ERN-RARE-LIVER: European Reference Network

I am publishing this with permission of the moderators:

I am an active member of ERN-RARE-LIVER, a European Reference Network that covers 12 rare liver diseases, including PSC.

Here’s a good explanation from the Eurordis website:

European Reference Networks (ERNs) create a clear governance structure for knowledge sharing and care coordination across the EU. They are networks of centres of expertise, healthcare providers and laboratories that are organised across borders. A centre of expertise could be a clinical team, a medical centre or a hospital and must be formally accredited by its Member State.

It is unfeasible to create a separate ERN for every one of the over 6000 rare diseases that exist. ERNs should therefore be organised by groups of rare diseases. This grouping of diseases does not prevent a patient from being able to go to a disease-specific centre of expertise, nor from benefiting from the expertise of several ERNs.

Member States remain primarily responsible for the organisation and delivery of their healthcare; national participation in ERNs is therefore voluntary. When a healthcare centre does not have the required level of expertise to be part of an ERN as a centre of expertise it can participate as an associated or collaborative centre.

Due to the low prevalence and complexity of rare diseases, as well as to the nature of small and scattered patient populations, the system of ERNs that is being established can bring real added value to rare disease patients; ERNs aim to provide healthcare professionals with access to expertise that they may not be able to access in their country.

If no centre of expertise exists for a specific disease in their country, patients can still benefit from the knowledge that their doctor can get from centres of expertise in other countries. ERNs provide the structure that facilitates a doctor’s ability to access such knowledge across borders.

ERNs promote the sharing and mobility of expertise, rather than the movement of patients themselves across borders. Separately, the Directive on Patients’ Rights in Cross-Border Healthcare allows patients to access healthcare services abroad and to be reimbursed by their home country at the level foreseen within the national “basket of benefits”.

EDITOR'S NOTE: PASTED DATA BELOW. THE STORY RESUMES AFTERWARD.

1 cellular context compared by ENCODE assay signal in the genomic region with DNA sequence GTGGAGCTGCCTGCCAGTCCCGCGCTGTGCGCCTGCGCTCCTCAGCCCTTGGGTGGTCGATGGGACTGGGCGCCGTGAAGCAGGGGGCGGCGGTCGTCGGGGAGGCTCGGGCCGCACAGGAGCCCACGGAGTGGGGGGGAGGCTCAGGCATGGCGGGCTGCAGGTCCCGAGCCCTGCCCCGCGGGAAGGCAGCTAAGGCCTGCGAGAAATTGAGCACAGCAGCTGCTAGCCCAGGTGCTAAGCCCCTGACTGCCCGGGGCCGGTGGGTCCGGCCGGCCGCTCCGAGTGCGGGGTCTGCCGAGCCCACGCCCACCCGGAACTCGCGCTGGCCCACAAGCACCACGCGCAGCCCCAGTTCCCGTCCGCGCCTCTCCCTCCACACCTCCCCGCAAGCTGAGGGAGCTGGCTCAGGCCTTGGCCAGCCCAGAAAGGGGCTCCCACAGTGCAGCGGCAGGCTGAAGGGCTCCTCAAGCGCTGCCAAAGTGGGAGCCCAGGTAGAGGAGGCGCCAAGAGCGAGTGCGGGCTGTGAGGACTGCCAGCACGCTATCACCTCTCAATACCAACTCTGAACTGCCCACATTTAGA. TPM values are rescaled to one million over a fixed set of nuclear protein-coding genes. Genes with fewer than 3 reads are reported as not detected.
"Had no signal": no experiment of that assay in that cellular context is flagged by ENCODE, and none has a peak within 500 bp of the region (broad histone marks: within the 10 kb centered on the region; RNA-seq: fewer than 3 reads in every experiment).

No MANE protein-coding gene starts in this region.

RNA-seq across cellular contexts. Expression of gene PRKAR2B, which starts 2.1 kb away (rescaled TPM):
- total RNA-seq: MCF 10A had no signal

It is fair to say that our ERN will be beneficial to all patients and will be a big step forward in diagnosis and treatment for PSC. Just imagine living in a country where the hepatologist would like to consult a colleague as she/he e.g. suspects maybe a rare liver disease but can’t totally get her/his finger on it. THe hepatologist can now easily ask a group of colleagues for advice.
This is just one example of the perks of the ERN-RARE-LIVER. Having a close working relation between patients and clinicians and researchers in the rare liver field is another of the many advantages. And there will be a lot of good information available on PSC and PSC-related topics in the weeks and months to come.

In the weeks and months to come, I would like to update you on the progress.

And, right now we are already looking for PSCers and/or family members etc. who are interested in connecting with other PSCers in their country (In Europe!). Most of you know too well that there aren’t a lot of PSC/rare liver patient organisations out there. Our “priority” is the 28 countries (Memeber States, MS) of the European Union and the EEA countries.

Feel free to ask any questions you might have after reading about the ERNs.

Kindest regards